Agriculture and its corresponding settlements developed independently in three parts of the world: south-west Asia (Mesopotamia), China, and Mesoamerica (Ponting 42).  This three-part evolution suggests that the development of settled societies was an inevitable byproduct of agriculture.  The first to develop agriculture was the area of Mesopotamia, often referred to as the “fertile crescent,” suggesting how the natural ability of the land to aid in agriculture helped bring about this progress.  The region is also often referred to as the “cradle of civilization,” boasting the creation of some of the earliest, perhaps the earliest, human settlements.  Ponting notes that the inclusion of domestication along with agriculture led to some of the early settlements.  By 7500 BC, the city of Jarmo had developed in present day Iraq, relying on a system of agriculture and domestication for their primary subsistence.  As methods developed, villages grew as well, and soon after the settlement of Tell-es-Sultan grew to include 2,000 individuals.  While other significant cities grew, often with unique combinations of agriculture and domestication, they remained small enough so that little social stratification occurred.  Similar changes occurred soon after in China, with a corresponding creation of settlements.  In Mesoamerica, however, due in part to crops less amenable to cultivation, it took another 4,000 years for steady agriculture and the settlements that grow with it to develop (Ponting 51).  Not only does this explain why many Native American tribes relied heavily on hunting and gathering as well as notions of communal property when Europeans arrived, but why the native American societies were less advanced than Europeans due to the delay in development of complex stratified societies.  In this case, the lack of complex stratification throughout much of their history (along with the terrible diseases that spread through the population) was one of the primary reasons why the Aztec and Inca cultures were so easily conquered by organized European nations and their advanced technologies.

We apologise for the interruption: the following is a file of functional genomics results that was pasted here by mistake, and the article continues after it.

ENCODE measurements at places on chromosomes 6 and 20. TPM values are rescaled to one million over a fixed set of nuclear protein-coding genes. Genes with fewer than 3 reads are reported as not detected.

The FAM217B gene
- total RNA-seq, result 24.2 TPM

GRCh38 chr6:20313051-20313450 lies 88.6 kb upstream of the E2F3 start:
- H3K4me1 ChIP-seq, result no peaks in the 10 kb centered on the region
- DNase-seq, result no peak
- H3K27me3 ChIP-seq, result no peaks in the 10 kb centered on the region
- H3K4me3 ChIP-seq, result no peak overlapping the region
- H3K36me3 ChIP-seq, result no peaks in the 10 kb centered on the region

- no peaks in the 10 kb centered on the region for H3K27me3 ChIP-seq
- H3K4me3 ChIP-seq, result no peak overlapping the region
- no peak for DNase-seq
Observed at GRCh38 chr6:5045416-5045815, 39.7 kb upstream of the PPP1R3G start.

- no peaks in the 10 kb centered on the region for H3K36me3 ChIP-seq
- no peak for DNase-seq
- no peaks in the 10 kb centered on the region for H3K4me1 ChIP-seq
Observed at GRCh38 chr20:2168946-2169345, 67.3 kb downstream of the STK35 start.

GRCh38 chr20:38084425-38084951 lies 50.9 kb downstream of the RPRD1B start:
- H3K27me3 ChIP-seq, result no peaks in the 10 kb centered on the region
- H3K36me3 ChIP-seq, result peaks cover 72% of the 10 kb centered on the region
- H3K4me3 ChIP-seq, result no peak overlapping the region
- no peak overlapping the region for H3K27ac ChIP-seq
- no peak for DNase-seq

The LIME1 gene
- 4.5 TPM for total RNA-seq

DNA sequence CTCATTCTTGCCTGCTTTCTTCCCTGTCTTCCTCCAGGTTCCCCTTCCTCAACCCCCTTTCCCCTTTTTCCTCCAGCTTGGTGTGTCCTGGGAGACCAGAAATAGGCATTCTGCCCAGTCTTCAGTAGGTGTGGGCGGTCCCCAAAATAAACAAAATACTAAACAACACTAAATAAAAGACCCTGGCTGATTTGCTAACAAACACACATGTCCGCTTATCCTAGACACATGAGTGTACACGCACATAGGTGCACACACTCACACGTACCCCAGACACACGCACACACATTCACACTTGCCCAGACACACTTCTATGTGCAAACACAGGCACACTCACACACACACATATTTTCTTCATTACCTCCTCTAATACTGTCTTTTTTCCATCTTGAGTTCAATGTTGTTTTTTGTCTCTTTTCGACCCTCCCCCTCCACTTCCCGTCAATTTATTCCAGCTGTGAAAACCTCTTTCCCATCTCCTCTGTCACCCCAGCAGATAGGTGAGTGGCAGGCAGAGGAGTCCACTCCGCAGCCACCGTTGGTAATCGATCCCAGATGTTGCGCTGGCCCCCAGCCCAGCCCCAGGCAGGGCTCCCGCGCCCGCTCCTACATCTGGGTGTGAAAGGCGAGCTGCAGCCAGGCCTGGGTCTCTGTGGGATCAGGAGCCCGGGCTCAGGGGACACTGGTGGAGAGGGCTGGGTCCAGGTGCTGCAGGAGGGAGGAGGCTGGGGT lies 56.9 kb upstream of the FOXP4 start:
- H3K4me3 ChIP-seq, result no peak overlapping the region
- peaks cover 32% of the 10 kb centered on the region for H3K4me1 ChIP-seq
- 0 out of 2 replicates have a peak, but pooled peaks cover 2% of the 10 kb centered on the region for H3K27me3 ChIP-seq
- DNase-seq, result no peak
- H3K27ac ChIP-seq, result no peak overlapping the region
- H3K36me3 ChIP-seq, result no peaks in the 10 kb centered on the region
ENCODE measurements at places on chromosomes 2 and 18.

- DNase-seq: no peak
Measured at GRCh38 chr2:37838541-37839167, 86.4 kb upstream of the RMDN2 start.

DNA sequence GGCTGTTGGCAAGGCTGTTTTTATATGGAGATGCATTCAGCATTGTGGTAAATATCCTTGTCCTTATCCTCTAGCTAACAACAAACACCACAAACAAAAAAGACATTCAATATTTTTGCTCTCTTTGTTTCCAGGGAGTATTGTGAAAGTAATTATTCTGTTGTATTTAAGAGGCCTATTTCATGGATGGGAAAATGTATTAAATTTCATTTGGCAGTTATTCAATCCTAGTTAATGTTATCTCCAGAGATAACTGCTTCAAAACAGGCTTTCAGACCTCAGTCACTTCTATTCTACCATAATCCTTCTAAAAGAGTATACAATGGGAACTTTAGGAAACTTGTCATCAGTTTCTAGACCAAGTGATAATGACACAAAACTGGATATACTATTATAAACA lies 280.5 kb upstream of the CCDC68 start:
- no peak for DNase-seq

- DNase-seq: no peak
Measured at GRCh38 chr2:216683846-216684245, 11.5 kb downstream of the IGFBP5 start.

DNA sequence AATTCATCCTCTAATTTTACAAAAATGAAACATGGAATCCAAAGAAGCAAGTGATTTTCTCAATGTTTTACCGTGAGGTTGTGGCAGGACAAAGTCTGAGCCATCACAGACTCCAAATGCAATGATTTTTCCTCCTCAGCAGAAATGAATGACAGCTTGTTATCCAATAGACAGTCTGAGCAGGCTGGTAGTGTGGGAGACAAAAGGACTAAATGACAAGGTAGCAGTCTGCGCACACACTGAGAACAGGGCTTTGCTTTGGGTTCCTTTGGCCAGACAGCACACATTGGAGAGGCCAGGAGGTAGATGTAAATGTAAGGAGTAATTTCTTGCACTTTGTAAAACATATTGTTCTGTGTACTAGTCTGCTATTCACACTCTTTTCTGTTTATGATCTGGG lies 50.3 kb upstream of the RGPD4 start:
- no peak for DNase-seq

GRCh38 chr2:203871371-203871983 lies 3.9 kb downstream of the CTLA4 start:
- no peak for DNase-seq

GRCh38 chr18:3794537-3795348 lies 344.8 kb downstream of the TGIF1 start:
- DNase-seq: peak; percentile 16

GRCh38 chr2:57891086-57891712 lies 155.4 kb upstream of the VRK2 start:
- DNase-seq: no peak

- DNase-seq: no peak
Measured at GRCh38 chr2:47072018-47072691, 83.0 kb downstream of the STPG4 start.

The congregation of large numbers of people around agricultural sites was the first step in the creation of stratified societies.  The direct results of this settlement included greater numbers of people in one area due to its sustainability, eventually encouraging specialization and leadership, and groups with shared histories and goals.  Instead of individuals working primarily to help themselves or their immediate families, these large groupings encouraged people to assist their societies as a whole which in turn could assist them, aiding in the formation of early governments.